To date, there have been no additional resources in the region nor proof of a different pot of politics being practiced. The status quo remains and the peace continues to hold for now.
“But the resources continue to shrink further,” Nzai says.
Population numbers of the Bajuni and Wasanye in Mpeketoni continue to dwindle as they are swallowed up through intermarriage with other communities. “They feel suffocated. To live in your home and own nothing is a hard thing to do,” Nzai says.
“Disquiet is all over the region and if government does not address this, the people will embrace anything that will give them hope. For them, it is better to die on their feet than live on their knees,” says human rights activist Khalid Hussein of NGO Haki Africa.
“Our leaders have failed for many years… they have failed to address these unique questions at the Coast… major companies are opening up within the region… we applaud the investment but when 95 per cent of employees come from outside your region of operation, what are you telling the locals? 60 per cent of the titles in Mombasa are held by people from outside the county. Really what are you telling our people?” he asks.
On a Thursday afternoon after the Asr prayers, Makaburi walks out of Masjid Musa, eyes teary.
“You can still smell the teargas inside,” he says. “Even when we pray, we are reminded of the injustice we have faced for centuries and continue to face.” He pauses as he greets a few people and dishes out advice.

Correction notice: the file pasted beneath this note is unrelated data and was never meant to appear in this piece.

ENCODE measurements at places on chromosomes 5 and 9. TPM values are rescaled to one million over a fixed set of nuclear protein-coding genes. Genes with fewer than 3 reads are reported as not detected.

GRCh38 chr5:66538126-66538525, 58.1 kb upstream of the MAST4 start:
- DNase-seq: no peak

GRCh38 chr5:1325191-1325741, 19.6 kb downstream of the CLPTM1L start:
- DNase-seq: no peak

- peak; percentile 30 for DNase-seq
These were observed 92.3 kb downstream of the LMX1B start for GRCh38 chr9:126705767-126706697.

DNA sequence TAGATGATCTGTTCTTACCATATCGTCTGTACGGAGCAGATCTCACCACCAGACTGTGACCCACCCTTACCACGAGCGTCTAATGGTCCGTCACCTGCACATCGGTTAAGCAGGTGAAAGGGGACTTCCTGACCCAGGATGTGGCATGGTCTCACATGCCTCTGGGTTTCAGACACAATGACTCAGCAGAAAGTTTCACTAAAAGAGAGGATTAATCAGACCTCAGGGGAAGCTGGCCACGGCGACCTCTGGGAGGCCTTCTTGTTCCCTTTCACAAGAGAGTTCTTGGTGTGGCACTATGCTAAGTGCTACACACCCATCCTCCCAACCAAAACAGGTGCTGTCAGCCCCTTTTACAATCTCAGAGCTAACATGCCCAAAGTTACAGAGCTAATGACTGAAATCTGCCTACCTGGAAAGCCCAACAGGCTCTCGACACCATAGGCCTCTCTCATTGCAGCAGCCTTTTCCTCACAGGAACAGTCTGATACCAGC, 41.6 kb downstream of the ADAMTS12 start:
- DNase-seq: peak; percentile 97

“The sad part is that even our president cannot take time to console with the families of those we lost in the violence. He is only concerned about this radicalisation thing. Is the death of seven people a lesser tragedy simply because they were Muslim? You tell me.”
Another worshiper steps out of the mosque with reddened eyes. Pockets of acrid tear gas still rise from the surrounding dust whenever a gust of wind blows.
The air, by its foulness, remains a constant reminder that confrontation between these two sides of the same coin is never far away. The sporadic violence is like a sneeze, while the grumblings of the Coast residents are akin to a constant tickle up Mombasa’s nose. And she can only hold off the inevitable for so long.
The only question that remains is what will happen when she sneezes again. Will there be relief or will her neighbours catch a cold?